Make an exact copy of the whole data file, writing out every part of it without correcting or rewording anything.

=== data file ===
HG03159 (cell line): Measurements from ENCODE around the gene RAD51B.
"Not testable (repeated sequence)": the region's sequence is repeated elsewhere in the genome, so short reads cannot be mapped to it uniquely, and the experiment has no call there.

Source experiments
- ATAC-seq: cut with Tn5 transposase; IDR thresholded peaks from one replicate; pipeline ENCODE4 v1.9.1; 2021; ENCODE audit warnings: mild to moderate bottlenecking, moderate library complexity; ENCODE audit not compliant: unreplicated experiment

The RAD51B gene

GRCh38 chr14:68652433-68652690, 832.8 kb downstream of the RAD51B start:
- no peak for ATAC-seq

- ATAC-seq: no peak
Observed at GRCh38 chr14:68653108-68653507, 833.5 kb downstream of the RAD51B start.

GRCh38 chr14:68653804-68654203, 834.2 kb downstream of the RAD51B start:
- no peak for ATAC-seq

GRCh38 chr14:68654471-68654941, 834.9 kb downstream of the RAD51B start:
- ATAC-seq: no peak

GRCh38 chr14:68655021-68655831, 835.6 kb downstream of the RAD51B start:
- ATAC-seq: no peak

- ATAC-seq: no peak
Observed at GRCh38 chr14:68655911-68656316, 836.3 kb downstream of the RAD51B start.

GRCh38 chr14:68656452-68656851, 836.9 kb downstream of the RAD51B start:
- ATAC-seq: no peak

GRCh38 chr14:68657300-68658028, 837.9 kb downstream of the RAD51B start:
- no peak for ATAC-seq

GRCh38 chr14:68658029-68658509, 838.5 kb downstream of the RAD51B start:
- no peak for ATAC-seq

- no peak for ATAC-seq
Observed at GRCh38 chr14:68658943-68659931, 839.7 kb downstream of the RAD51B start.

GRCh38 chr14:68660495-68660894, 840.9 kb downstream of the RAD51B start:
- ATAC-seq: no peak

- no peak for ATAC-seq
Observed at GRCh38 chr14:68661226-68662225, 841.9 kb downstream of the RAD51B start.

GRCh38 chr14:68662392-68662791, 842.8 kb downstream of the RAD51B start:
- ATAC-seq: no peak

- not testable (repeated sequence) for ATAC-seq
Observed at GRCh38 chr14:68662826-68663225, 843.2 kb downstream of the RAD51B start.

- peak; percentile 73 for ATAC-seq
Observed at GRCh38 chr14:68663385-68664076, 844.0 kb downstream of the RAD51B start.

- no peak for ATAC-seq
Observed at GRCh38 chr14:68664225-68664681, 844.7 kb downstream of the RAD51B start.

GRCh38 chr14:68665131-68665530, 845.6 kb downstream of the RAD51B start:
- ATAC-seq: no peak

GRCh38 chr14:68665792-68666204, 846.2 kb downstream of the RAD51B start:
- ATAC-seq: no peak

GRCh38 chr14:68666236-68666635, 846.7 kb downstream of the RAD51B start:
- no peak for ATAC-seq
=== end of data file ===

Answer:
HG03159 (cell line): Measurements from ENCODE around the gene RAD51B.
"Not testable (repeated sequence)": the region's sequence is repeated elsewhere in the genome, so short reads cannot be mapped to it uniquely, and the experiment has no call there.

Source experiments
- ATAC-seq: cut with Tn5 transposase; IDR thresholded peaks from one replicate; pipeline ENCODE4 v1.9.1; 2021; ENCODE audit warnings: mild to moderate bottlenecking, moderate library complexity; ENCODE audit not compliant: unreplicated experiment

The RAD51B gene

GRCh38 chr14:68652433-68652690, 832.8 kb downstream of the RAD51B start:
- no peak for ATAC-seq

- ATAC-seq: no peak
Observed at GRCh38 chr14:68653108-68653507, 833.5 kb downstream of the RAD51B start.

GRCh38 chr14:68653804-68654203, 834.2 kb downstream of the RAD51B start:
- no peak for ATAC-seq

GRCh38 chr14:68654471-68654941, 834.9 kb downstream of the RAD51B start:
- ATAC-seq: no peak

GRCh38 chr14:68655021-68655831, 835.6 kb downstream of the RAD51B start:
- ATAC-seq: no peak

- ATAC-seq: no peak
Observed at GRCh38 chr14:68655911-68656316, 836.3 kb downstream of the RAD51B start.

GRCh38 chr14:68656452-68656851, 836.9 kb downstream of the RAD51B start:
- ATAC-seq: no peak

GRCh38 chr14:68657300-68658028, 837.9 kb downstream of the RAD51B start:
- no peak for ATAC-seq

GRCh38 chr14:68658029-68658509, 838.5 kb downstream of the RAD51B start:
- no peak for ATAC-seq

- no peak for ATAC-seq
Observed at GRCh38 chr14:68658943-68659931, 839.7 kb downstream of the RAD51B start.

GRCh38 chr14:68660495-68660894, 840.9 kb downstream of the RAD51B start:
- ATAC-seq: no peak

- no peak for ATAC-seq
Observed at GRCh38 chr14:68661226-68662225, 841.9 kb downstream of the RAD51B start.

GRCh38 chr14:68662392-68662791, 842.8 kb downstream of the RAD51B start:
- ATAC-seq: no peak

- not testable (repeated sequence) for ATAC-seq
Observed at GRCh38 chr14:68662826-68663225, 843.2 kb downstream of the RAD51B start.

- peak; percentile 73 for ATAC-seq
Observed at GRCh38 chr14:68663385-68664076, 844.0 kb downstream of the RAD51B start.

- no peak for ATAC-seq
Observed at GRCh38 chr14:68664225-68664681, 844.7 kb downstream of the RAD51B start.

GRCh38 chr14:68665131-68665530, 845.6 kb downstream of the RAD51B start:
- ATAC-seq: no peak

GRCh38 chr14:68665792-68666204, 846.2 kb downstream of the RAD51B start:
- ATAC-seq: no peak

GRCh38 chr14:68666236-68666635, 846.7 kb downstream of the RAD51B start:
- no peak for ATAC-seq